Missy and I after a successful day’s hunt!

Thank you for visiting my page about practicing falconry in Philadelphia! You can find out what got me interested in falconry and the experience I have had with this incredible sport on my About page.

What is falconry? Falconry is the sport, hobby, and art of using a trained raptor to hunt wild game. Despite the misleading term, the use of any trained raptor to hunt – whether it is a hawk, eagle, or falcon – is still called “falconry.”

In Pennsylvania, the Game Commission regulates all kinds of hunting, which includes falconry. They conduct inspections of the falconer’s facilities for the bird and issue the permits necessary to become a falconer. In order to become a falconer, a person must pass an exam, build an aviary for a bird, and complete a 2-year apprenticeship under the expertise of a more experienced falconer.

After obtaining the necessary permits to acquire a bird of prey, the bird’s training begins. When training a bird of prey, the falconer works with the bird’s natural instincts to hunt for food. The falconer tames the bird only to the point of getting her to recognize that the falconer is not a threat, but an asset to her ability to hunt. This is done by initially only letting the bird eat from the falconer’s glove. Once the bird is eating off the fist, she is asked to fly increasing distances to the glove for its food. When the falconer is confident that the bird will respond to the glove, the bird is released in a hunting area. The falconer acts as a sort of hunting dog for the bird, stirring up prey as she walks along, and the bird learns that it is in her best interest to stay close to the falconer to find prey.

If a bird should find and catch something, like a squirrel, rabbit, or snake, the falconer rushes in to help the bird dispatch what she has caught in order to prevent injury to the bird and end her prey’s suffering. The falconer then trades the bird off of her kill to another piece of food in the glove and hides what she has caught in order to give to her in smaller pieces at a later date. All of the training of a raptor is managed with positive reinforcement, as negative reinforcement is incomprehensible and ineffective in working with birds of prey, and food, not praise or affection, is the only factor that motivates a raptor to return to the falconer.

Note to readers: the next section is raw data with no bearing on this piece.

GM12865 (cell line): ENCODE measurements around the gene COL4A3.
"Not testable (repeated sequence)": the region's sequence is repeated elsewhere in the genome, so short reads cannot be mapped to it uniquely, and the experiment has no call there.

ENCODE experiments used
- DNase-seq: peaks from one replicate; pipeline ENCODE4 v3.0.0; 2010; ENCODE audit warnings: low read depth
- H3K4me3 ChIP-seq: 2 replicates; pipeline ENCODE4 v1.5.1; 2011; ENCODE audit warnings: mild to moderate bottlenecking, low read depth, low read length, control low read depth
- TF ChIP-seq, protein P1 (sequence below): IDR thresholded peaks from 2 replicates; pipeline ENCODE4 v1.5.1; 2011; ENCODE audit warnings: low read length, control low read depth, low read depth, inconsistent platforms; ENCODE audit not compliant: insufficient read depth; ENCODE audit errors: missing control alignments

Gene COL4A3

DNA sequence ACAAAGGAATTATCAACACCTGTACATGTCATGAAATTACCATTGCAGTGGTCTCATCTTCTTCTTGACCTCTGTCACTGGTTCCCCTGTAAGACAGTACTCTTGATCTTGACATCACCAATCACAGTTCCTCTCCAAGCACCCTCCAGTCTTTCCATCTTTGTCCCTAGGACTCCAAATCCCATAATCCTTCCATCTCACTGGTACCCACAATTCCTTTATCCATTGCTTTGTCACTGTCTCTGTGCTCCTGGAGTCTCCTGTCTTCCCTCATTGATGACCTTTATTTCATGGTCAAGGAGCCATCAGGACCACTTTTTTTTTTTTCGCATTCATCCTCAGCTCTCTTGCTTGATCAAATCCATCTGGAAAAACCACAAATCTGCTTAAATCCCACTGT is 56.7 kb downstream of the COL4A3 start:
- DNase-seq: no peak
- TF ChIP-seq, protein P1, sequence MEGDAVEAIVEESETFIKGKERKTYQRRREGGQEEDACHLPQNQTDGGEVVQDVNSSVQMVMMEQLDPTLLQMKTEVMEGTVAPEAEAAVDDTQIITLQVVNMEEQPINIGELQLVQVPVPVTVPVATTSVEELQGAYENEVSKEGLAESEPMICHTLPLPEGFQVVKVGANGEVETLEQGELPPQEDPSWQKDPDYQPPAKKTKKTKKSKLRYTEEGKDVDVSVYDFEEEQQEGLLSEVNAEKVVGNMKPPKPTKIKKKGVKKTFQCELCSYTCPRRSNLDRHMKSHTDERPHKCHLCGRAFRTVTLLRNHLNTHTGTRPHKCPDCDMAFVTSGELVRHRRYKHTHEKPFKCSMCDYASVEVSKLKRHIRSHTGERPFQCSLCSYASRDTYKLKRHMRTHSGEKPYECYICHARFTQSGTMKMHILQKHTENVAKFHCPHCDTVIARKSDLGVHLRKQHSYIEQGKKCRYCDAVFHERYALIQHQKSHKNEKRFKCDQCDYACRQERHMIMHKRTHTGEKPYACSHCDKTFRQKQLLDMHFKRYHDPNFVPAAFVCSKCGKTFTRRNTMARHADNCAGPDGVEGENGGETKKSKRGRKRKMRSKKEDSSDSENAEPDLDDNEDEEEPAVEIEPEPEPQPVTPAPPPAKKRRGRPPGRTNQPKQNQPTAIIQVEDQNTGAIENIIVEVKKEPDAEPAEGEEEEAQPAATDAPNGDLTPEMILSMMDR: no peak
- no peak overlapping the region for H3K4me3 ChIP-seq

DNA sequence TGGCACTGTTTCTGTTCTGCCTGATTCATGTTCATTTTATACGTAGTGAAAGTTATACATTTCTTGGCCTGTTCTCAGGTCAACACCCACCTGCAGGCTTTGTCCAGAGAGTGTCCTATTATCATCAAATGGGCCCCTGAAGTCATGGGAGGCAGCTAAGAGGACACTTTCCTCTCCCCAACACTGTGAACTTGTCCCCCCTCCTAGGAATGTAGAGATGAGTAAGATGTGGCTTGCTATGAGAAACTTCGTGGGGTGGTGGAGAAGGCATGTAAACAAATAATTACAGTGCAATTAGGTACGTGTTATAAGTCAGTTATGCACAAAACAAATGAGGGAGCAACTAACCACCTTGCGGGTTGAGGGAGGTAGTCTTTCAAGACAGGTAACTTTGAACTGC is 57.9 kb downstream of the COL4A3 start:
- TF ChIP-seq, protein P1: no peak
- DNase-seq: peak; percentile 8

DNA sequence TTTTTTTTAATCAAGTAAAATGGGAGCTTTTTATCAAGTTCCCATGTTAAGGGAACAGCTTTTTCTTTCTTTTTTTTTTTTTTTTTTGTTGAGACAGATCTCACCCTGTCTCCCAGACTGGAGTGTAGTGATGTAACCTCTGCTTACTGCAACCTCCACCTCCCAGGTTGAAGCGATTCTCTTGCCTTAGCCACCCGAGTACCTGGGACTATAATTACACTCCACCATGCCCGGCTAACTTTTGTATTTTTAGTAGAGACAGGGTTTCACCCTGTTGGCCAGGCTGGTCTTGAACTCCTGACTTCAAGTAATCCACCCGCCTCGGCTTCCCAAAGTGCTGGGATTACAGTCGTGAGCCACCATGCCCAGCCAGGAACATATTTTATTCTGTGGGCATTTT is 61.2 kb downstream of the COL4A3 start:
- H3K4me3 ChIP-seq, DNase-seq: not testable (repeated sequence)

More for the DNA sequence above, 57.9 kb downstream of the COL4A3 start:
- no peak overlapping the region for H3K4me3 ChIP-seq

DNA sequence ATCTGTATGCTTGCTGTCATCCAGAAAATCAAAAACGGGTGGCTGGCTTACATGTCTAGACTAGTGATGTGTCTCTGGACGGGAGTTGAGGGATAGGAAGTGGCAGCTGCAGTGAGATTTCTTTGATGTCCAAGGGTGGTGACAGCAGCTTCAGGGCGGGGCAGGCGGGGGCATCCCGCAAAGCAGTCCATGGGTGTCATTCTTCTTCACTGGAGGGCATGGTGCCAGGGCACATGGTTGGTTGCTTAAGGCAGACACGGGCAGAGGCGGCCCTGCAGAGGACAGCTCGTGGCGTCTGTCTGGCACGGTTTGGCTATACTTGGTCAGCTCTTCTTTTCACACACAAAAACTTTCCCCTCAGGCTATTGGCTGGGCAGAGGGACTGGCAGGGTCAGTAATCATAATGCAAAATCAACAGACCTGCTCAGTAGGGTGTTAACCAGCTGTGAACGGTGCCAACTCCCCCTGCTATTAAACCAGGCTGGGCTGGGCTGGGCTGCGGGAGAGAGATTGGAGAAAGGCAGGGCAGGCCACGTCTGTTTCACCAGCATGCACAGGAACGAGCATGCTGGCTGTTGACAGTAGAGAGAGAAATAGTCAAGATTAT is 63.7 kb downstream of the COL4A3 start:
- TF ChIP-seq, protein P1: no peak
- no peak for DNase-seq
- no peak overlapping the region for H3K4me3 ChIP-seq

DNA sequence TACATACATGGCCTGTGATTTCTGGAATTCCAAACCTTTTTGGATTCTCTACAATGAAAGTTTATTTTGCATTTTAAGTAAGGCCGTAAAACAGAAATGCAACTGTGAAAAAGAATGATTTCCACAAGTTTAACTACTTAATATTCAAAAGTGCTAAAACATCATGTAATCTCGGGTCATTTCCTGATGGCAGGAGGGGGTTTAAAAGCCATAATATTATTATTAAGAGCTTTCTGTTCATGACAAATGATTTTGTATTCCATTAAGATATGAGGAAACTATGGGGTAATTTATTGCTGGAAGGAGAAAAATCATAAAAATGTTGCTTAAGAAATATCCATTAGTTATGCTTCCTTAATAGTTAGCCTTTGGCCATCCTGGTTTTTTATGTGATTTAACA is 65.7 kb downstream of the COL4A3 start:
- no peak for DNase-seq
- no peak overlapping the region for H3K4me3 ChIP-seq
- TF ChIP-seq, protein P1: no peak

Falconry depends on the continued welfare of birds of prey and the resources they need to survive. As hunters, falconers should be supportive of conservation efforts to keep the environment healthy. I believe that my ability to provide education with my red-tailed hawk allows people who might never have seen a raptor up close to connect with a fierce and beautiful aspect of the natural world that surrounds residents of both urban and rural areas. To learn more about falconry, please visit my resources page, and contact me to find out about booking me for any fairs, camps, or classroom activities. You will find my experience listed in my About page, and can get in touch through my Contact page. Thanks again for visiting!

Happy flying!



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